Closed-loop tests using synthetic data showed that the DIFI algorithm is able to reproduce the original primary and induced ionospheric fields to a very high accuracy, at ground and satellite altitudes. Tests relying on other SCARF models produced from the same dataset for data correction of the core, lithospheric and magnetospheric fields revealed that the pre-processing block of the algorithm is very sensitive to the quality of the correcting models. This problem is specific to the DIFI chain, as this chain is the last in the sequence of dedicated inversion chains to be processed. As a result, all errors made by previous chains in the sequence cascade down to the DIFI input. However, the inversion block proved remarkably stable with respect to these input errors; it is possible to calculate a meaningful ionospheric field, with performances within the threshold requirement, even when starting from imperfectly corrected data. During the exploitation phase, no reference field will be available to validate the DIFI chain output. The validation will be made by comparing the total field at ground with measurements from geomagnetic observatories.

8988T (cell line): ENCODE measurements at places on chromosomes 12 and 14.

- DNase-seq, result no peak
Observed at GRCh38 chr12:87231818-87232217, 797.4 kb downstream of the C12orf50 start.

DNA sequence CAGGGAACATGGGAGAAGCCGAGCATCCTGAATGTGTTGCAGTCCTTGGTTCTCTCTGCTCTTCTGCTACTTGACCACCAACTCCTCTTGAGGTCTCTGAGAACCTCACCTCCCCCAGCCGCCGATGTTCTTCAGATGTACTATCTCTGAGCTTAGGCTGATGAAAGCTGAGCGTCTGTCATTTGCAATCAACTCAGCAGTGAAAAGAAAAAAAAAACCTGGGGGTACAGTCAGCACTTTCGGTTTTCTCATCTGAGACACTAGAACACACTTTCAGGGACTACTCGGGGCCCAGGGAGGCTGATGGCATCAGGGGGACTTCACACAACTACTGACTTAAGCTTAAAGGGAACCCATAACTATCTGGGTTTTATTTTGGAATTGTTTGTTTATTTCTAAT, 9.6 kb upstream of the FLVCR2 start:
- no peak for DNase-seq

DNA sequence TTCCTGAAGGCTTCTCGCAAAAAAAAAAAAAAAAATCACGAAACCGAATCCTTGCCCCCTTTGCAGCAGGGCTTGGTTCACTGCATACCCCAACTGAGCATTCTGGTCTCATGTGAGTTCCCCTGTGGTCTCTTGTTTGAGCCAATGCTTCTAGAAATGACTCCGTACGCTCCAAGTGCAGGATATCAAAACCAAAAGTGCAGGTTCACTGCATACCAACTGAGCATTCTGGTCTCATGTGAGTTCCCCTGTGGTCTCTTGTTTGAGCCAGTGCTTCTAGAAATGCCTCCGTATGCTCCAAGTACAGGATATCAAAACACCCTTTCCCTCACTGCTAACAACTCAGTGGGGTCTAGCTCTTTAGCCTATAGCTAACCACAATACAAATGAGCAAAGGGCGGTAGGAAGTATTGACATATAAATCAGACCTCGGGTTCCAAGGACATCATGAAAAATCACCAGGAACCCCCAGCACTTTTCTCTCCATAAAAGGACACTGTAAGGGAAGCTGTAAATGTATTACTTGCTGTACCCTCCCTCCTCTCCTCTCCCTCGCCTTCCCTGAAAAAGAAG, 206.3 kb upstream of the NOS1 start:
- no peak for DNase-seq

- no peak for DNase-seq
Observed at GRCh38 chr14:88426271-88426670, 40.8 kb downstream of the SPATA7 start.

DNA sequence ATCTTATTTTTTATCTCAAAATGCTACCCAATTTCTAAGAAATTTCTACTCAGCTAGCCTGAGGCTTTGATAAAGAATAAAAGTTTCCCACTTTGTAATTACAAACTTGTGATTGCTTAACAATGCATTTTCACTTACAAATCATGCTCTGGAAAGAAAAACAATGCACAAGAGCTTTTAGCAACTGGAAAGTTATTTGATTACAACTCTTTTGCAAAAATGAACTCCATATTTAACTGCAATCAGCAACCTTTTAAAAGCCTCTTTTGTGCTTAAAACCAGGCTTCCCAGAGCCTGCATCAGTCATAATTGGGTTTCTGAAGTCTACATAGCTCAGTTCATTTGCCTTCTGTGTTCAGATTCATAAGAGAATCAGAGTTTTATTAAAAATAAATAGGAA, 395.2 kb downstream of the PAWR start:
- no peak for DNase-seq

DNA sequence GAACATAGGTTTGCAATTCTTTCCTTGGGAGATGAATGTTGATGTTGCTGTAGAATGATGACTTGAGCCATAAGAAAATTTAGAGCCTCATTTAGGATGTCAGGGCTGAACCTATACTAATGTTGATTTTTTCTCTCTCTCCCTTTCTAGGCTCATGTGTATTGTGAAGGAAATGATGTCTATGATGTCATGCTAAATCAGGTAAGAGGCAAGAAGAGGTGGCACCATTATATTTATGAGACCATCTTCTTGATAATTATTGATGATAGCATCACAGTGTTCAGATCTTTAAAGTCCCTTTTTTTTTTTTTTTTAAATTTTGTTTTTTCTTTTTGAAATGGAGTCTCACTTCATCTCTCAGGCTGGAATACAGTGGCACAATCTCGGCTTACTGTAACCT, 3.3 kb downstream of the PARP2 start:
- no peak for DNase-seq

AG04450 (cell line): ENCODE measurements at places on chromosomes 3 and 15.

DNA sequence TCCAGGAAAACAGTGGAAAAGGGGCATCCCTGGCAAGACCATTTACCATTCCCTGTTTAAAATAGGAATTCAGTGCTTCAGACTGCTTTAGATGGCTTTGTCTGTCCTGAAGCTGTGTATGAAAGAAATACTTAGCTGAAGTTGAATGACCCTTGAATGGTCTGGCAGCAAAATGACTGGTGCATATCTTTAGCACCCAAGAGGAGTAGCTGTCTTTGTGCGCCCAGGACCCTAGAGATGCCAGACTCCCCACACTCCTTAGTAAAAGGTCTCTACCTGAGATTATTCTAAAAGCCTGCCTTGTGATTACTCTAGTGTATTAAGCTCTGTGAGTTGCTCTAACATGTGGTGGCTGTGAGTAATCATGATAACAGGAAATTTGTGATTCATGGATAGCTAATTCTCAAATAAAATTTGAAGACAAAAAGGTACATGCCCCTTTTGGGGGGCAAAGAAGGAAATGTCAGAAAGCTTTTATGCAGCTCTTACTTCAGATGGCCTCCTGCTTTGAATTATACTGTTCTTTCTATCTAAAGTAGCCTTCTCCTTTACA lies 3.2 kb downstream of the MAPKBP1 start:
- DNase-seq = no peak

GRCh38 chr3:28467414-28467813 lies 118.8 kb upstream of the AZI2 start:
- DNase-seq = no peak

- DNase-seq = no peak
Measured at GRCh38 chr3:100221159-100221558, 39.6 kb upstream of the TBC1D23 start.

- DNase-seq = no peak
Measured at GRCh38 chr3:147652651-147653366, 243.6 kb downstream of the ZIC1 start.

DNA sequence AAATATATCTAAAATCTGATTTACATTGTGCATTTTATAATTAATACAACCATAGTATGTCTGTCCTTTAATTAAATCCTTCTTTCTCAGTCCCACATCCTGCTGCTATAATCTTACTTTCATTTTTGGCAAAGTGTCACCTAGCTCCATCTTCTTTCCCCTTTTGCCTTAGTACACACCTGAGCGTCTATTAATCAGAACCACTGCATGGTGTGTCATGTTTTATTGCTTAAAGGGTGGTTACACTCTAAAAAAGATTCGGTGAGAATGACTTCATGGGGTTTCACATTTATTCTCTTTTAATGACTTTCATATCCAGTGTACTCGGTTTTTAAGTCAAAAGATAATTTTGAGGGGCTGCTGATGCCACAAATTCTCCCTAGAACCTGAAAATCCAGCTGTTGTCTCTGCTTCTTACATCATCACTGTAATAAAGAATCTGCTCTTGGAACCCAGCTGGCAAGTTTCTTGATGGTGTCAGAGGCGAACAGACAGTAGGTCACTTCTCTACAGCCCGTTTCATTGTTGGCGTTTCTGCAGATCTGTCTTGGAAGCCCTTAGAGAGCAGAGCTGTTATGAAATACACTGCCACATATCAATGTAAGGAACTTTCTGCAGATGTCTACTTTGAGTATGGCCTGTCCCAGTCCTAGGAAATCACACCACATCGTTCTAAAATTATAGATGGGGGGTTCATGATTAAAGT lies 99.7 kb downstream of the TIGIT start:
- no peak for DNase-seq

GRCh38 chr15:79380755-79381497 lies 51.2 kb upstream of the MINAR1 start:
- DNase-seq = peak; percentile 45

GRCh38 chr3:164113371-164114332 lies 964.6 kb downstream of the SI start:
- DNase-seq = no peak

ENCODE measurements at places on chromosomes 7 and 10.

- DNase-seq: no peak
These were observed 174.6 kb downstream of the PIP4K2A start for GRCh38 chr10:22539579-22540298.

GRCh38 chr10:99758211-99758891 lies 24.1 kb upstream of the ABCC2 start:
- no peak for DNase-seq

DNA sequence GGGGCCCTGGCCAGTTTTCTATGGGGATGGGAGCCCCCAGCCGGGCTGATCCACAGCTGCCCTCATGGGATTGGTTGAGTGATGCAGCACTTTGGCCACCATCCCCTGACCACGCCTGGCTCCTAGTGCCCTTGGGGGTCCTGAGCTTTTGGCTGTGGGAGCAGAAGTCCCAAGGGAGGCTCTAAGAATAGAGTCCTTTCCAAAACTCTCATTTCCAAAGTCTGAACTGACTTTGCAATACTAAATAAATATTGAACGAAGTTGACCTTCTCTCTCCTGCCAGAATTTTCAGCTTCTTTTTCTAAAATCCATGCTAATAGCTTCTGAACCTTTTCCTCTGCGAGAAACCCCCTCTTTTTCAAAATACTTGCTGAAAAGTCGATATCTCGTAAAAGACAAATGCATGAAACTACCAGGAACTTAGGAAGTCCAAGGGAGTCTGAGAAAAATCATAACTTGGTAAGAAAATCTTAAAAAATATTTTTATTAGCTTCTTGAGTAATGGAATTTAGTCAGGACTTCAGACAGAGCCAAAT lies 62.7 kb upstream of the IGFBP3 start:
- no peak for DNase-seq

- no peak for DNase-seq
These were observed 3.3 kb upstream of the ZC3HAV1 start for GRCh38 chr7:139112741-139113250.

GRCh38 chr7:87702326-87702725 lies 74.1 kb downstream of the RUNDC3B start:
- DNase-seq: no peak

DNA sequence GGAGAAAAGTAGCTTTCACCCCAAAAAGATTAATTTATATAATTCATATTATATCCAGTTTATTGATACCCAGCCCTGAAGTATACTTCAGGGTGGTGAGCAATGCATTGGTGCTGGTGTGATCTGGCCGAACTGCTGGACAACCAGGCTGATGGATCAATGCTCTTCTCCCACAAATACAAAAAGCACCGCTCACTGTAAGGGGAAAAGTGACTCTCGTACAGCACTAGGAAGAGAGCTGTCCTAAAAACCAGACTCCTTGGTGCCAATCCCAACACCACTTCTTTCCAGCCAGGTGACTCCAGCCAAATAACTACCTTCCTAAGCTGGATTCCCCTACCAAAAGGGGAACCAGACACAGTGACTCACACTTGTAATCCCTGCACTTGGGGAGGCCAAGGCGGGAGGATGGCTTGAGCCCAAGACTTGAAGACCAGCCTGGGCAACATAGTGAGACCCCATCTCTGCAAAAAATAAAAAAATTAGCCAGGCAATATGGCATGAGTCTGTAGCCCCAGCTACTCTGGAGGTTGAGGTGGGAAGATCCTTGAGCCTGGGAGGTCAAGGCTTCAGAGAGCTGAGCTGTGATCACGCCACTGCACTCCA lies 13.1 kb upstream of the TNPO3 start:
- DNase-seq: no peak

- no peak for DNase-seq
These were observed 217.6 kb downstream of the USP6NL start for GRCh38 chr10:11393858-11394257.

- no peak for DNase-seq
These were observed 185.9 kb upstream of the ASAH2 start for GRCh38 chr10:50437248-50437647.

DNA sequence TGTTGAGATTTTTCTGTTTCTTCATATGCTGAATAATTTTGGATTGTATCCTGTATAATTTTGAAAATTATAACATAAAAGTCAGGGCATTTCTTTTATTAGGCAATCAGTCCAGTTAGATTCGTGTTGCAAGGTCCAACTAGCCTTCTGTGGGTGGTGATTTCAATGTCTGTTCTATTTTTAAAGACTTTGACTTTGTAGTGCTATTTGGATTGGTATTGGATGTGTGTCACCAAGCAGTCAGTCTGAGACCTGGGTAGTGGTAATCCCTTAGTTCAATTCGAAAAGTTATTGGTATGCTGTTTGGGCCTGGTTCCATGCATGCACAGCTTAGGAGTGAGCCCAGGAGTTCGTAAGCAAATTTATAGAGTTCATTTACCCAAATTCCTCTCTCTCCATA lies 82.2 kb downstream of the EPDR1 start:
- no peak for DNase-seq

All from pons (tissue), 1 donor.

The research reported here was financially supported by the Centre National d’Etudes Spatiales (CNES) through the “Travaux préparatoires et exploitation de la mission Swarm” project, and by the European Space Agency (ESA) through ESTEC contract 4000102140/10/NL/JA “Development of the Swarm Level 2 Algorithms and Associated Level 2 Processing Facility”. The authors thank the reviewers for their very helpful comments. This is IPGP contribution number 3423.